U.S: Senate Approves $1.2 Trillion Spending Package to Avoid Shutdown

In the early hours of Saturday morning, the Senate approved a $1.2 trillion package of spending bills, a much-needed action nearly six months into the budget year. This move effectively postpones any threat of a government shutdown until the fall. The bill is now set to be signed into law by President Joe Biden.

The vote tally stood at 74-24, following the expiration of funding for various agencies at midnight. However, shortly after the deadline, the White House issued a notice indicating that the Office of Management and Budget had halted shutdown preparations. This decision was made with a high level of confidence that Congress would pass the legislation and that the president would sign it on Saturday.

The White House statement emphasized that since federal funds are obligated and tracked on a daily basis, agencies will not face closure and can continue their regular operations.

Friday evening witnessed escalating tensions between Republicans and Democrats over proposed amendments to the bill, fueling concerns of a potential short-term government shutdown. The contentious debate over amendments raised fears that any approved changes would necessitate sending the legislation back to the House. However, with the House already adjourned for a two-week recess, this scenario would have further complicated the legislative process.

Shortly before midnight, Senate Majority Leader Chuck Schumer announced a significant breakthrough. “It’s been a very long and difficult day, but we have just reached an agreement to complete the job of funding the government,” Schumer stated. “It is good for the country that we have reached this bipartisan deal. It wasn’t easy, but tonight our persistence has been worth it.”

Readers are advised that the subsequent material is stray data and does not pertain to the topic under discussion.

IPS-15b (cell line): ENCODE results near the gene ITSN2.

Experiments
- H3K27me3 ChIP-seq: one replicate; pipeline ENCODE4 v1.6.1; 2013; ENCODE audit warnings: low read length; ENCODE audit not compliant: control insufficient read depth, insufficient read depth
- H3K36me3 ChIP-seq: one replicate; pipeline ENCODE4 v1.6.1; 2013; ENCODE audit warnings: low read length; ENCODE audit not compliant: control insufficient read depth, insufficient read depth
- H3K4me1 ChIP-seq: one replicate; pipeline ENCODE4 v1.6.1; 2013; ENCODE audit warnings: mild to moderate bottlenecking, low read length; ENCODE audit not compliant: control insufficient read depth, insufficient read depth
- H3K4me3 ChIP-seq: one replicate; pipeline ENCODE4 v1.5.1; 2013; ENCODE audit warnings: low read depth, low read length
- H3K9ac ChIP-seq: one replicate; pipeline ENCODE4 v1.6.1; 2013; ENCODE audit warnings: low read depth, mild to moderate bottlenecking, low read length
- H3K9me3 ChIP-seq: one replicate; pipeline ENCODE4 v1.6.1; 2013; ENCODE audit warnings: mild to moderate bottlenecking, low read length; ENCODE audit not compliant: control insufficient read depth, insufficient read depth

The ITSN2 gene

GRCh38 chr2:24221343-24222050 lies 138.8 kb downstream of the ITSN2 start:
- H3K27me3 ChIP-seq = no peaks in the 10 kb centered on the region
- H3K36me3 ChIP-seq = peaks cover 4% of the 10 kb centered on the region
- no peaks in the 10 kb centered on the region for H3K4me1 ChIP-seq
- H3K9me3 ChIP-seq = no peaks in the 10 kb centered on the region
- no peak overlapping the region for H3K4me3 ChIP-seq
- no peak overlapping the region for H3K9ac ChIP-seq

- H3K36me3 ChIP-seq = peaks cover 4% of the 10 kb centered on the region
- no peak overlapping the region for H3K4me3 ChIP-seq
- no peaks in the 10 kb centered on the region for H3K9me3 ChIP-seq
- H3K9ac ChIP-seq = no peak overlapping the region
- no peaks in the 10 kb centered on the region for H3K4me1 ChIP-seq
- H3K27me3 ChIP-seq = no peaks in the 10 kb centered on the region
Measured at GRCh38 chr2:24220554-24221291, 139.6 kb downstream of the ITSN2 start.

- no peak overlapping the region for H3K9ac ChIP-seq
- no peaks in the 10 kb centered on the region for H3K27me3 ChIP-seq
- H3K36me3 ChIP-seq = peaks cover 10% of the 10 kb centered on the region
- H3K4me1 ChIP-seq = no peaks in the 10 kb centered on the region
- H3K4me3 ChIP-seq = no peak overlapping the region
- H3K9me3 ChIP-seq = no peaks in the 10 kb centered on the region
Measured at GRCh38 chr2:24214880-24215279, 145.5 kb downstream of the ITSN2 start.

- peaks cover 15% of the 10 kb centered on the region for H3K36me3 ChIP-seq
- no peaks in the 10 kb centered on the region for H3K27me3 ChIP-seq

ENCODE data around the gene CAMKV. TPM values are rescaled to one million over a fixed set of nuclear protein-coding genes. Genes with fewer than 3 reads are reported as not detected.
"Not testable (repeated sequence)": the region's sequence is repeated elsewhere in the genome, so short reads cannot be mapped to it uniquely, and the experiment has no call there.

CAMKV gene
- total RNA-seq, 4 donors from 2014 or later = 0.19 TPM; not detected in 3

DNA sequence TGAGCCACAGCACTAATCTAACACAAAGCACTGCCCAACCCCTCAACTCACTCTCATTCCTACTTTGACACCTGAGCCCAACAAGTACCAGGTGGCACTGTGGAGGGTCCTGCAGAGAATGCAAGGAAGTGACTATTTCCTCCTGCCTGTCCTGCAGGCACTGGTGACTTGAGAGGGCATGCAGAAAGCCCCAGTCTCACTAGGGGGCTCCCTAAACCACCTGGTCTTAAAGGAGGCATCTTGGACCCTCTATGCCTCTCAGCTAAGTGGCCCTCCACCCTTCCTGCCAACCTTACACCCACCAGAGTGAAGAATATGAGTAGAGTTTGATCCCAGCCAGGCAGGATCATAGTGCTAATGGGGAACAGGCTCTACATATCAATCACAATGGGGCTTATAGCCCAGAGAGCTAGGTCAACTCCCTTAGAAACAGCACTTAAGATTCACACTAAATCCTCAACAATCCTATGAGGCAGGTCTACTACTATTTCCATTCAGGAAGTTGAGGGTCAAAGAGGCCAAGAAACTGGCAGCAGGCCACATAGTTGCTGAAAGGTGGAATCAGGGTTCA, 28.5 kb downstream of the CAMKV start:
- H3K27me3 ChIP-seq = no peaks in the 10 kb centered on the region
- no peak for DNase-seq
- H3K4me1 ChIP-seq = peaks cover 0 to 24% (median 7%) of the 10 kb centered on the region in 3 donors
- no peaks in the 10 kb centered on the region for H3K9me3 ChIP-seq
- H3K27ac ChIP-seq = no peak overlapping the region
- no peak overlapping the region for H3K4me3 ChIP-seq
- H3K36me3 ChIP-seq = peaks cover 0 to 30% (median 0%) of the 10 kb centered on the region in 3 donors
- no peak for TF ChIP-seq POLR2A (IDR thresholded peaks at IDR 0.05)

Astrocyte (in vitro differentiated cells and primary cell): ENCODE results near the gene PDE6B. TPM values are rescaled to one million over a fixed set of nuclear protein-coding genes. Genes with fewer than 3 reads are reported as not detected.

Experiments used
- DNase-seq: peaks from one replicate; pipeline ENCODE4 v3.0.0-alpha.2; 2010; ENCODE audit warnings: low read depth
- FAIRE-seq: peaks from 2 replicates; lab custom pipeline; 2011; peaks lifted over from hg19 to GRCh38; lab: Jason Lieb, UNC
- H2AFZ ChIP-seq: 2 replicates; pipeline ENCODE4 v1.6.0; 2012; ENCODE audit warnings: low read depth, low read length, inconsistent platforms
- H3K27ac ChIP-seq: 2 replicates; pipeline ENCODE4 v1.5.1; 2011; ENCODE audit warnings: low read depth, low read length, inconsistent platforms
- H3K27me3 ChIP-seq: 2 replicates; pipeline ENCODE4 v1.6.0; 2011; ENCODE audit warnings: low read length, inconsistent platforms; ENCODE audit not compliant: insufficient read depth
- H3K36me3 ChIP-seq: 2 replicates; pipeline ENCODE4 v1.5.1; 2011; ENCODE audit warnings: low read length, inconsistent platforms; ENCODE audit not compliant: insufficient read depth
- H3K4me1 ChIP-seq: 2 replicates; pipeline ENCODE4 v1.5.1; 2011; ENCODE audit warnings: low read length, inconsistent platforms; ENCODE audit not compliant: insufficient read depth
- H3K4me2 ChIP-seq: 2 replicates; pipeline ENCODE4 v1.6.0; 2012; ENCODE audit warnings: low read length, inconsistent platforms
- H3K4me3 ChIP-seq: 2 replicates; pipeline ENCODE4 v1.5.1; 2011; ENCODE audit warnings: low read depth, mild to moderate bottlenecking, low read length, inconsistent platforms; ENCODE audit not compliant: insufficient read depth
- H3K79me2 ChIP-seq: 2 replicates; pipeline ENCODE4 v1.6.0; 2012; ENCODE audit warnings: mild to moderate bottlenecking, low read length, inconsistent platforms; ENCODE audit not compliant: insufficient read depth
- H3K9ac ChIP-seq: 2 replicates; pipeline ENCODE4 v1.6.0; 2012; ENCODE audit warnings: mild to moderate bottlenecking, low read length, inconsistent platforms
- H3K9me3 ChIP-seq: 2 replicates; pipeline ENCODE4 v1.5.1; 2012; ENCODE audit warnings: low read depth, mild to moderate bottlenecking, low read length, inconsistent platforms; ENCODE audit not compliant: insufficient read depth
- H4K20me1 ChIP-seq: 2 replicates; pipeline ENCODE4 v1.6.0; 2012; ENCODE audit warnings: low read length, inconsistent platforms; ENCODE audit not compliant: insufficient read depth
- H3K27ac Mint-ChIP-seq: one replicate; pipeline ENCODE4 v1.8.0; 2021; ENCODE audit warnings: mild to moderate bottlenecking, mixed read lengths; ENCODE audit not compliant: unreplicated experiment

While Congress had previously allocated funds for various agencies such as Veterans Affairs, Interior, and Agriculture, the bill approved this week is notably larger in scale. It encompasses funding for crucial departments like Defense, Homeland Security, and State, along with other aspects of general government operations.

Earlier on Friday morning, the House passed the bill with a vote of 286-134, narrowly achieving the two-thirds majority required for approval. A significant portion, over 70%, of the allocated funds are designated for defense purposes.

The voting results in the House reflected evident frustration among Republicans regarding both the content of the package and the rapidity with which it was brought to a vote. Despite House Speaker Mike Johnson bringing the measure to the floor, a majority of Republicans ultimately voted against it. Johnson defended the bill, stating that it “represents the best achievable outcome in a divided government.”

Significantly, Rep. Marjorie Taylor Greene, R-Ga., signaled conservative dissatisfaction by initiating an effort to remove Johnson from his position as Speaker. However, further action on this front was postponed until the House reconvenes in two weeks. This parliamentary maneuver mirrors the approach used last year to remove the previous Republican speaker, Kevin McCarthy of California.

The voting results revealed a split among lawmakers, with 101 Republicans supporting the bill and 112 opposing it. On the Democratic side, 185 representatives voted in favor, while 22 voted against.

Following the vote, Rep. Kay Granger, the Republican chair of the House Appropriations Committee involved in crafting the package, announced her resignation from that position. However, she expressed her intention to remain on the committee to offer guidance and serve as a mentor to her colleagues as needed.


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